Dr. Ramon Estruch of the Department of Internal Medicine, Hospital Clinic, in Barcelona, Spain, Dr. Martinez-Gonzalez at the Department of Preventive Medicine and Public Health, Clinica Universidad de Navarra, and colleagues said those on the Mediterranean diet lowered their risk of stroke without counting calories.
The Spanish researchers said the study involved 7,447 study participants, who were allowed to consume as many calories as they wished, and were given no instructions about exercise.
The study participants were randomly assigned to one of three diets: a Mediterranean diet -- produce, nuts, olive oil, fish and poultry, but little dairy, red or processed meat or sweets, supplemented with olive oil; a Mediterranean diet supplemented with nuts; or a low-fat diet, including bread, potatoes and pasta.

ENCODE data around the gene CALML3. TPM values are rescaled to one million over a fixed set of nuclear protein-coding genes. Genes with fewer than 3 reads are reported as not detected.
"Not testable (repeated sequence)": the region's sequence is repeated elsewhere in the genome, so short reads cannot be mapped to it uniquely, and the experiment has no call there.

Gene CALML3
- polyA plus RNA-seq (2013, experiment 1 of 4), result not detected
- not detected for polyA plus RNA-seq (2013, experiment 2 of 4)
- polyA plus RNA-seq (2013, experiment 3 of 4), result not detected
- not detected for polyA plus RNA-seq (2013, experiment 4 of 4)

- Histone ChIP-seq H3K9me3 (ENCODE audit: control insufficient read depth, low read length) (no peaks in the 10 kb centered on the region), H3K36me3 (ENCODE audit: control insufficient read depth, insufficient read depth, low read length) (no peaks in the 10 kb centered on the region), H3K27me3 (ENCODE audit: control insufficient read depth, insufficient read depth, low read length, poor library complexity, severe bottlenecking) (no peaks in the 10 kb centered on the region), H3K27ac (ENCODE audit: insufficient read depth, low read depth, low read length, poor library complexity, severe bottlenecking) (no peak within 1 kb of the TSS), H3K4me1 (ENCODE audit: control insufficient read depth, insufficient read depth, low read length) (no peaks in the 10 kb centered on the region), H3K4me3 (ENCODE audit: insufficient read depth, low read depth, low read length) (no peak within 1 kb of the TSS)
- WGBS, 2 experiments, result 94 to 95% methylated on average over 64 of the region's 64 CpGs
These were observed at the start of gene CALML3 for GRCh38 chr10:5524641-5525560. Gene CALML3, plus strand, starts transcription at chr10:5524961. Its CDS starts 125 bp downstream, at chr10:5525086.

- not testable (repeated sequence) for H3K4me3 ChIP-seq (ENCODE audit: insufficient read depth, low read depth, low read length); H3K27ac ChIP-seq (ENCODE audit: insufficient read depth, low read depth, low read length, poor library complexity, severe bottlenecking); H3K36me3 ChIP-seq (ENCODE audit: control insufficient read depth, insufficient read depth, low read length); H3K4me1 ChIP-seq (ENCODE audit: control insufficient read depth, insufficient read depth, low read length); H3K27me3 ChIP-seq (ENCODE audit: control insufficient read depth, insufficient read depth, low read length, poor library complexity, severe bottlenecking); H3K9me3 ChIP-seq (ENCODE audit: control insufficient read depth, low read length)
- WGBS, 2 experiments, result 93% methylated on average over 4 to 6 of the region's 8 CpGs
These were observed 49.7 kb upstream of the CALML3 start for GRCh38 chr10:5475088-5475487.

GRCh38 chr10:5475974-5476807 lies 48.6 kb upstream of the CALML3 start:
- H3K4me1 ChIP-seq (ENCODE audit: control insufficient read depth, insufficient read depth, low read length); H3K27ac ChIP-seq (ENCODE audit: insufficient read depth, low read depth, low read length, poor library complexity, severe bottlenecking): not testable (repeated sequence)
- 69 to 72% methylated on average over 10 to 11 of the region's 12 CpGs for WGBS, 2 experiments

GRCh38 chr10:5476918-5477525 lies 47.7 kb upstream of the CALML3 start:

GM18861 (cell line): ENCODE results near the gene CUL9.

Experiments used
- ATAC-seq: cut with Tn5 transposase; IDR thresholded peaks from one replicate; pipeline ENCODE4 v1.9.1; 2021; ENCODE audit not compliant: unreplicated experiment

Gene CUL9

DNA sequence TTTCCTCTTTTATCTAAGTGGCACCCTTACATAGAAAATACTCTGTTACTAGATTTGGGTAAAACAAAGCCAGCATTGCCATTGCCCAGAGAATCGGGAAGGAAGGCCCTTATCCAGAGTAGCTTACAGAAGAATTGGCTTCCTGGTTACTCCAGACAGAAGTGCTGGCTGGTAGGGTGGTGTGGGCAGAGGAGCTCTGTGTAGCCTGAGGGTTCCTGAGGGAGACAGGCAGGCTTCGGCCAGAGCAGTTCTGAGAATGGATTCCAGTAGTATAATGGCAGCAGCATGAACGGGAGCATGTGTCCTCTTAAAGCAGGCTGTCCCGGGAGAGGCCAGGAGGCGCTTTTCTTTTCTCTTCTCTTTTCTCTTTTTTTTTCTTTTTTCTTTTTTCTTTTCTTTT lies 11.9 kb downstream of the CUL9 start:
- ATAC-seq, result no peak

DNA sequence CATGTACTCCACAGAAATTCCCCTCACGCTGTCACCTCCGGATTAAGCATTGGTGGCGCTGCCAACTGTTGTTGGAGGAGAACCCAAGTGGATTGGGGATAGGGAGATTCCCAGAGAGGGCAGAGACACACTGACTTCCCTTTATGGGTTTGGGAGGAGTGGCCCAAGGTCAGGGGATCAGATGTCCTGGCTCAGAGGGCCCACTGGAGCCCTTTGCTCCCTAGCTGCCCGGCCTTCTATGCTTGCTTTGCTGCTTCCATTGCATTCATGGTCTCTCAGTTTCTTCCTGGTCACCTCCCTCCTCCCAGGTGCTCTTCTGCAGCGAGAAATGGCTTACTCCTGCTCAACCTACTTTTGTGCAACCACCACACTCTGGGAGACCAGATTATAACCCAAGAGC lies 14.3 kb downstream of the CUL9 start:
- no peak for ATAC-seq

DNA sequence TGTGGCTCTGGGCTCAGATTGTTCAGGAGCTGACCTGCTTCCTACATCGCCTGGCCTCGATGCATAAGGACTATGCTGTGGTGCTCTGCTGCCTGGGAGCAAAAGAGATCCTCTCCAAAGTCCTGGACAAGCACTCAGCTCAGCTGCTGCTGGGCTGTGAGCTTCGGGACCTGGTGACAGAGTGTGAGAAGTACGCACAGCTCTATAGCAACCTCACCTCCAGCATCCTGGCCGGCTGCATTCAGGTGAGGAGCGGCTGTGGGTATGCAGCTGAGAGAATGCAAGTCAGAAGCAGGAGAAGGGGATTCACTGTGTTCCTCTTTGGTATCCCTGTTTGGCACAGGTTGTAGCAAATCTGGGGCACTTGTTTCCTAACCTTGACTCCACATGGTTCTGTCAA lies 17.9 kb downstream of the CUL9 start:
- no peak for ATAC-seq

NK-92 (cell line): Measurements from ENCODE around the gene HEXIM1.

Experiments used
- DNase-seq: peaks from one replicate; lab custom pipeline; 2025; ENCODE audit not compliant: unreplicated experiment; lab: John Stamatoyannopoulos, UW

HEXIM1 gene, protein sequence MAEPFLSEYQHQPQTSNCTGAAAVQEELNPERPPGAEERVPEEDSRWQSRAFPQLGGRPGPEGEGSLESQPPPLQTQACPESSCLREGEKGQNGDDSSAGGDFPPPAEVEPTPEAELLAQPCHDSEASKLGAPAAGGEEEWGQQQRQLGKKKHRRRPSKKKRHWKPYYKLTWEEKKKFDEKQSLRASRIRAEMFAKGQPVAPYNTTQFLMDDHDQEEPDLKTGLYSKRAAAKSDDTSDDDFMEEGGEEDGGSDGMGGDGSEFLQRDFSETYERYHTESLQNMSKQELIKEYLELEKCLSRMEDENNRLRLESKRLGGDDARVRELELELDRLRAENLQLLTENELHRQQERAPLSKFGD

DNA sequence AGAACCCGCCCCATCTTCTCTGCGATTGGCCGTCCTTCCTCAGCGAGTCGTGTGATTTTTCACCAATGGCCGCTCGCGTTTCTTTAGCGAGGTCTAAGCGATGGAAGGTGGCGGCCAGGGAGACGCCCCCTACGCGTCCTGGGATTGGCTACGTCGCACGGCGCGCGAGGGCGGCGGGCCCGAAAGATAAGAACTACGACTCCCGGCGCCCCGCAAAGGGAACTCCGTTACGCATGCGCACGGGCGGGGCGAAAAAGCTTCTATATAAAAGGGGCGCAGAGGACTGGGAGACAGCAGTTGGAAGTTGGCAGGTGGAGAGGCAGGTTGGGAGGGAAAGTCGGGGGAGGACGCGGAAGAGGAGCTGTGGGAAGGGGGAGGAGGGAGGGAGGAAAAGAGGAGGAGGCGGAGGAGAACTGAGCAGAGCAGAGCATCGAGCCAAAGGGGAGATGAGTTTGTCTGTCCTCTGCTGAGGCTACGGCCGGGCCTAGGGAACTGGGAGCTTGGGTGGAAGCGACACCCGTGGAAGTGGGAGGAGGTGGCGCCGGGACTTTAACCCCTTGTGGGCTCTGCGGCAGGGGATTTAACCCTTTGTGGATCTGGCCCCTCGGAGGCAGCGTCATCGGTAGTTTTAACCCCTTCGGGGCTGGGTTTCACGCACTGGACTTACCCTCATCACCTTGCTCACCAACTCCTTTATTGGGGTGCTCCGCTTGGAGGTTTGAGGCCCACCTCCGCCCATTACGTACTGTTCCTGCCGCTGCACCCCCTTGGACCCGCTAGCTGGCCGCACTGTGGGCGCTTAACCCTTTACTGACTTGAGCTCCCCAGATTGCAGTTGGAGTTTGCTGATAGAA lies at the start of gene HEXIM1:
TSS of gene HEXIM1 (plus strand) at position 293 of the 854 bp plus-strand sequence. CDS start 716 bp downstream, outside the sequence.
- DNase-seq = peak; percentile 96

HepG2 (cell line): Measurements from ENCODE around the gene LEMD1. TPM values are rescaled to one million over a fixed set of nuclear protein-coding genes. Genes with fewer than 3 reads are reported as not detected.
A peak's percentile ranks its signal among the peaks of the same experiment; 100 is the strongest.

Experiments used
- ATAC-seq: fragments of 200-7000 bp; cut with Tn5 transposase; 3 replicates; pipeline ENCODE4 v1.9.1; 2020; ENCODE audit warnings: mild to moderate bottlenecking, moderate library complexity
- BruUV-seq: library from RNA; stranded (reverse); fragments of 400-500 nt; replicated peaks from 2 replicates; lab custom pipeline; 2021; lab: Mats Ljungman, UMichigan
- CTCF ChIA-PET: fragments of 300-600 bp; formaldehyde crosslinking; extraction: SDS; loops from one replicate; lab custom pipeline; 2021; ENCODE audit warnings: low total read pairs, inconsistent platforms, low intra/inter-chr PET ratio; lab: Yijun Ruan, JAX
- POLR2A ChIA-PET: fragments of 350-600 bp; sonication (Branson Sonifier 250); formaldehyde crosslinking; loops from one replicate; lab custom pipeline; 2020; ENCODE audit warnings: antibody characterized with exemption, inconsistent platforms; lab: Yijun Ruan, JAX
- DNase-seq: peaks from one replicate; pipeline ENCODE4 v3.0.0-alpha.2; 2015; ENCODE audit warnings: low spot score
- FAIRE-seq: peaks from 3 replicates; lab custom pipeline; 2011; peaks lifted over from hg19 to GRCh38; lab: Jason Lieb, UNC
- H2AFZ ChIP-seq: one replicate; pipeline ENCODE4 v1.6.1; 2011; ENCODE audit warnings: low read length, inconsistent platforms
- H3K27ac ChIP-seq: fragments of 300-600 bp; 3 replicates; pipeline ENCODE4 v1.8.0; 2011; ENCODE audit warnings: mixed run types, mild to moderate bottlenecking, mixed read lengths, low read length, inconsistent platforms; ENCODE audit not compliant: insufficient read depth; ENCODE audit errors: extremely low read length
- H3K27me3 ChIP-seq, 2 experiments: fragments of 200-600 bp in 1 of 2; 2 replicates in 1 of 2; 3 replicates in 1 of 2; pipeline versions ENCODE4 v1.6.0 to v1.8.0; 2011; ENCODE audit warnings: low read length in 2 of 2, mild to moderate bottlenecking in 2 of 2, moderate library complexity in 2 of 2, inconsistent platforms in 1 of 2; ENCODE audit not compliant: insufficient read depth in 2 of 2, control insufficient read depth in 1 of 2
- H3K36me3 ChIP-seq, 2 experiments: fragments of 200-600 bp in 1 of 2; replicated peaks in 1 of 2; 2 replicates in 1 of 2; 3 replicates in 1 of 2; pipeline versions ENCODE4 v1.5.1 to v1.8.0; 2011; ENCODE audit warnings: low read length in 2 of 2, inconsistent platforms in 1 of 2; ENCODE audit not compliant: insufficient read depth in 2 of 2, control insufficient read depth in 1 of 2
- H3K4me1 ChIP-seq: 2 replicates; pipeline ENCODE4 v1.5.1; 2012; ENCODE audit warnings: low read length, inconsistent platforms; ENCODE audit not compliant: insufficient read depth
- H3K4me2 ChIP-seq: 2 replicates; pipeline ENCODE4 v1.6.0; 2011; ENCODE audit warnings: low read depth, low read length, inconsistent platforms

The researchers tracked the participants, ages 55-80, for nearly five years. Everyone had a high risk for heart disease, but no cardiovascular problems at the time the study began.
The study, published in the New England Journal of Medicine, found compared to those told to eat a low-fat diet, those on an olive-oil rich Mediterranean diet had a 33 percent lower stroke risk, while those eating a Mediterranean diet with extra nuts had a 46 percent lower risk of stroke.